Thursday, August 9, 2012

Blurring the line between science and propaganda

This past weekend my wife and I took our daughters to the Houston Museum of Natural Science. It had been a while since I was last there and it looked like a fun way to spend the afternoon. The kids were excited because Daddy was coming this time.

One of the first exhibits we looked at was the Weiss Energy Hall. All you need to know about the exhibit can be summed up with a list of corporate donors. Every energy company you've ever heard of, and some you haven't, threw the museum a few bones. It was a paean to the oil industry.

There were samples of drill bits and casing. They had little tanks with marbles and cranks so the kids could see the relative "weight" of various kinds of oil. They had games were the kids could take turns trying to be wildcatters. There was an exhibit about offshore drilling. They even had an example of slant drilling - a unique Texas way of stealing your neighbor's oil without him even knowing it.

There was a ride that simulated a trip down to the bottom of a well - and we even got to hear about the wonders of hydraulic fracturing.

But, interestingly enough (though not unexpected) there was not a single word about the environmental hazards of oil exploration or transport. Nothing about the Deepwater Horizon. Nothing about the dangers of fracking. Nothing but sterile, hygenic corporate propaganda about how wonderful the oil industry is.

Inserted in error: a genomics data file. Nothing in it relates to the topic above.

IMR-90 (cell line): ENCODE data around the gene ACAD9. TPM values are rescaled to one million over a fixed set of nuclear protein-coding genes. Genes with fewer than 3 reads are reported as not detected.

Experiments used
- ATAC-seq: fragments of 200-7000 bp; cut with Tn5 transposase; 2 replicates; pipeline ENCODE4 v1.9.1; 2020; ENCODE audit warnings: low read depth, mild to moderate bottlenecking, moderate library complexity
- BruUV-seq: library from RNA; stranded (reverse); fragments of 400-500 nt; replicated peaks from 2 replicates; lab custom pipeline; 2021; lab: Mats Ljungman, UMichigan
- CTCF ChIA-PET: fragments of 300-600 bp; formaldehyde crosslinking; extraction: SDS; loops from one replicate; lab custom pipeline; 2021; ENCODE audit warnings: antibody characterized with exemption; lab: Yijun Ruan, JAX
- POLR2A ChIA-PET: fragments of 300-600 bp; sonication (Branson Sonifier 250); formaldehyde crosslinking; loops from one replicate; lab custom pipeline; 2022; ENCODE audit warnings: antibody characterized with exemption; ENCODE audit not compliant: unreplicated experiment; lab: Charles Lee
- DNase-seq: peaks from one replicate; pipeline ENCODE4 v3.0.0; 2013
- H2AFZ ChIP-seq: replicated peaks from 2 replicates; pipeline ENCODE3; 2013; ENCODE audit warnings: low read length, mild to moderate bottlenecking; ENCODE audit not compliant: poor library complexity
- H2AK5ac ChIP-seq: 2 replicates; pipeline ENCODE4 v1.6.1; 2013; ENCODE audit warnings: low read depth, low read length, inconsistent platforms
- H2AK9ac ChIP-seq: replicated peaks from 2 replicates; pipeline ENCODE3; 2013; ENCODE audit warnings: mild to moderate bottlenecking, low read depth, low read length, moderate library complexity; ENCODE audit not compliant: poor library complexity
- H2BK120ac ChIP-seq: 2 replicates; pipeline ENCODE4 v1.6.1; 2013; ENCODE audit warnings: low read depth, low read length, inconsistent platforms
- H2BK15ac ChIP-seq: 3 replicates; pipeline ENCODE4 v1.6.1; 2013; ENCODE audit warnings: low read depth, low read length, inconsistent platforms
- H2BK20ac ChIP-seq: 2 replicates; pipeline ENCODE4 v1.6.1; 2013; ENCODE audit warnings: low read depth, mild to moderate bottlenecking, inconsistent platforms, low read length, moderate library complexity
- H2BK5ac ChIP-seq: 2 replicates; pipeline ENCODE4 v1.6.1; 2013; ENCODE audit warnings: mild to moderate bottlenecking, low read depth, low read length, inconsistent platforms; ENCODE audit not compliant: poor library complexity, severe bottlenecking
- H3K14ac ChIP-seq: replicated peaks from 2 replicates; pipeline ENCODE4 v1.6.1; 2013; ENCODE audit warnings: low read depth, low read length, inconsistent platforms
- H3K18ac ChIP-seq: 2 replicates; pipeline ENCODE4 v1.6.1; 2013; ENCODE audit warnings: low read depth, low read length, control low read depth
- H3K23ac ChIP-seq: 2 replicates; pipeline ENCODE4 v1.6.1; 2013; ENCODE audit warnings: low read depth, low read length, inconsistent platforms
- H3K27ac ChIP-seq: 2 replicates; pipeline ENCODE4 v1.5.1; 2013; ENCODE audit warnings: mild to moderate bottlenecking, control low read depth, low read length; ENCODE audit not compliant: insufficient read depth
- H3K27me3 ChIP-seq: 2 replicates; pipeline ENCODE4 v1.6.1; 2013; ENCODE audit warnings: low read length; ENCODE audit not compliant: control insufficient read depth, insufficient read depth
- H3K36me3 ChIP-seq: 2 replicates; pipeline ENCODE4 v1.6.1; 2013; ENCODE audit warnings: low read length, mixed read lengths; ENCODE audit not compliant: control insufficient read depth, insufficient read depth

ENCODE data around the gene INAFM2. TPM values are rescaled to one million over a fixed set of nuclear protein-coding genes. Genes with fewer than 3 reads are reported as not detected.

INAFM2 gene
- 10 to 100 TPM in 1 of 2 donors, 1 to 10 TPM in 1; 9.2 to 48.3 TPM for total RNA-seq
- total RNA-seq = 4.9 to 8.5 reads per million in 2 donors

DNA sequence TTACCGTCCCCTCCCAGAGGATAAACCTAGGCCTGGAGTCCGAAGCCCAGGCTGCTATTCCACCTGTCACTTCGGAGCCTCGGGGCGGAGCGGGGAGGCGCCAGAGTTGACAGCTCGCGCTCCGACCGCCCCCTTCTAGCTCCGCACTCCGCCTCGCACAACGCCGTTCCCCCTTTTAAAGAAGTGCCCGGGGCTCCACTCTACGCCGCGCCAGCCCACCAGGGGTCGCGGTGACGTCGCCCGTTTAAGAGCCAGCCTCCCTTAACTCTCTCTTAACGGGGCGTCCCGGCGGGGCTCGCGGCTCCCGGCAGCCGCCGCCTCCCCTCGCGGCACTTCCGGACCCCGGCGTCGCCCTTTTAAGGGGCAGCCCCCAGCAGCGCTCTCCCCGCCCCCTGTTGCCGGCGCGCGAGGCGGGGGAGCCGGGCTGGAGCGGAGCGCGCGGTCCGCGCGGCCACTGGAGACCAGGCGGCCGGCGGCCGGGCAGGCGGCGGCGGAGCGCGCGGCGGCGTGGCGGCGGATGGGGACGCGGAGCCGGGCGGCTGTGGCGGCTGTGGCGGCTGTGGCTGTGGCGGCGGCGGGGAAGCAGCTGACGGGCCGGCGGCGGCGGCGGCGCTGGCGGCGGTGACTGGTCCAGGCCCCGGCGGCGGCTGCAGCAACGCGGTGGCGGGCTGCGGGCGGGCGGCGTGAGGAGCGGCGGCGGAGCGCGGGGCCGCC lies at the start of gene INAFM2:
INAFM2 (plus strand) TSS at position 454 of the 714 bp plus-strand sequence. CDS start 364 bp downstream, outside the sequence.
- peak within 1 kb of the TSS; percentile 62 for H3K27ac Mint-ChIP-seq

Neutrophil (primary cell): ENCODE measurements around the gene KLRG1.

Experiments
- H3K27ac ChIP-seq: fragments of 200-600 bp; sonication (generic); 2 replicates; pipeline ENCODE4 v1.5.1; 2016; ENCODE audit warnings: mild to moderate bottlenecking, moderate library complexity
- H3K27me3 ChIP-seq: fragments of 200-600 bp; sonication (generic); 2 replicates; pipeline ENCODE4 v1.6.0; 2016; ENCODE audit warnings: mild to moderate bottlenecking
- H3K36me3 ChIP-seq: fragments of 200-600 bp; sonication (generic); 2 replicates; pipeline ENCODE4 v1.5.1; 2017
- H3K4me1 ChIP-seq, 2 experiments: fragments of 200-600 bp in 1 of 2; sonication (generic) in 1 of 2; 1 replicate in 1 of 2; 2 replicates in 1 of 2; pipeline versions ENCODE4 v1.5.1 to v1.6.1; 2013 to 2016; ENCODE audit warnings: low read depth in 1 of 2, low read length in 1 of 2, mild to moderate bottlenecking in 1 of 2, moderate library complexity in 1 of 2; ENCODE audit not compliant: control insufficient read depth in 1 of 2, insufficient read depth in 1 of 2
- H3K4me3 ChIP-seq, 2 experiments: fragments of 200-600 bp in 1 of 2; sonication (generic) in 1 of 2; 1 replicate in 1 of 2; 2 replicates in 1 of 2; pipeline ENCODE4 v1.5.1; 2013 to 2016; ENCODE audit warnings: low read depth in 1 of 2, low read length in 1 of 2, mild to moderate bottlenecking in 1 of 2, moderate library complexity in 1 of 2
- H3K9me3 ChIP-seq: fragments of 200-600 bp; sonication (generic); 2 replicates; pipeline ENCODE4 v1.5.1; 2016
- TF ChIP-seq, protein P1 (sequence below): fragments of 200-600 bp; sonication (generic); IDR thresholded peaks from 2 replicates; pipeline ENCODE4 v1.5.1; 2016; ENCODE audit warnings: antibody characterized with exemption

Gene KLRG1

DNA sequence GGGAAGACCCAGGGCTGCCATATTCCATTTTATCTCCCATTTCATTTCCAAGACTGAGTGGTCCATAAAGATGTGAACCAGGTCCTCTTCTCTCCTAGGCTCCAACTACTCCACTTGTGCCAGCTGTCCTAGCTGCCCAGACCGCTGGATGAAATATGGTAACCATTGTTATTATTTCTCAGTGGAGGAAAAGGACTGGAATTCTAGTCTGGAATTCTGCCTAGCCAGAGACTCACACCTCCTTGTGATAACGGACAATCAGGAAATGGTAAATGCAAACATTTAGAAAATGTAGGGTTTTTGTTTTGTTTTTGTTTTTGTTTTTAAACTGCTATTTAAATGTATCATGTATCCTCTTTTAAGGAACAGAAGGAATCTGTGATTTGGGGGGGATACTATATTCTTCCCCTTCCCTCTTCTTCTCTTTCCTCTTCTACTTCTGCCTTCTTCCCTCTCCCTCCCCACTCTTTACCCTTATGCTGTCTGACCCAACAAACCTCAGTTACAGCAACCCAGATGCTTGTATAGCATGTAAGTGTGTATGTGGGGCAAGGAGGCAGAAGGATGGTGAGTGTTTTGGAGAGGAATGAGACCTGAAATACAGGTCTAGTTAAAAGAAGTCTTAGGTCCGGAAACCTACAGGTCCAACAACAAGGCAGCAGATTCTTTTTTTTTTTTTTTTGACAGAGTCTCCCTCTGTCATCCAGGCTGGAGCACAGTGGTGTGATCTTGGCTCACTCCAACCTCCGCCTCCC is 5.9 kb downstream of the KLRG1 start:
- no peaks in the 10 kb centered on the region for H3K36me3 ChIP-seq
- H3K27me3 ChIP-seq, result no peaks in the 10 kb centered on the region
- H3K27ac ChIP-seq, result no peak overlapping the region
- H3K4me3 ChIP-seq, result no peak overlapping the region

I guess that's to be expected, seeing that the last thing the museum wants to do is piss off its corporate donors by putting in an exhibit that looks at the science of the oil industry. Heaven forbid we allow our children to see both the good and the bad of oil exploration and transportation. We certainly don't want out little tykes growing up and questioning the very foundations of the Texas economy. Better to turn them into quiet little sheep who won't go looking under rocks to find out the truth.

Of course the whole donor problem is nothing new to those of us who listen to NPR or watch PBS. Whenever the announcer tells us who gave the money so that the show could be broadcast you know you won't hear a critical word about that company during the broadcast.

But there is at least a little bit of hope. The other day on the local news segment on NPR there was a story about a University of Texas researcher, Cliff Frohlich, who came to the conclusion that the process of storing the used fracking fluid in deep underground injector wells was causing a multitude of minor earthquakes in North Texas. The Houston Chronicle even picked up on the story.

There was even an article that dared to look at the contamination of ground water by hydraulic fracking fluid. Here is a link to the study that looks at five ways in which fracking fluid can contaminate surrounding drinking water.

If the museum actually wanted to educate the public about the science involved in the oil industry these are some of the topics that should have been discussed in the exhibit. But, instead of putting together a science exhibit, the museum, instead, put together an industry-sponsored commercial. Now why should any of that be tax deductible?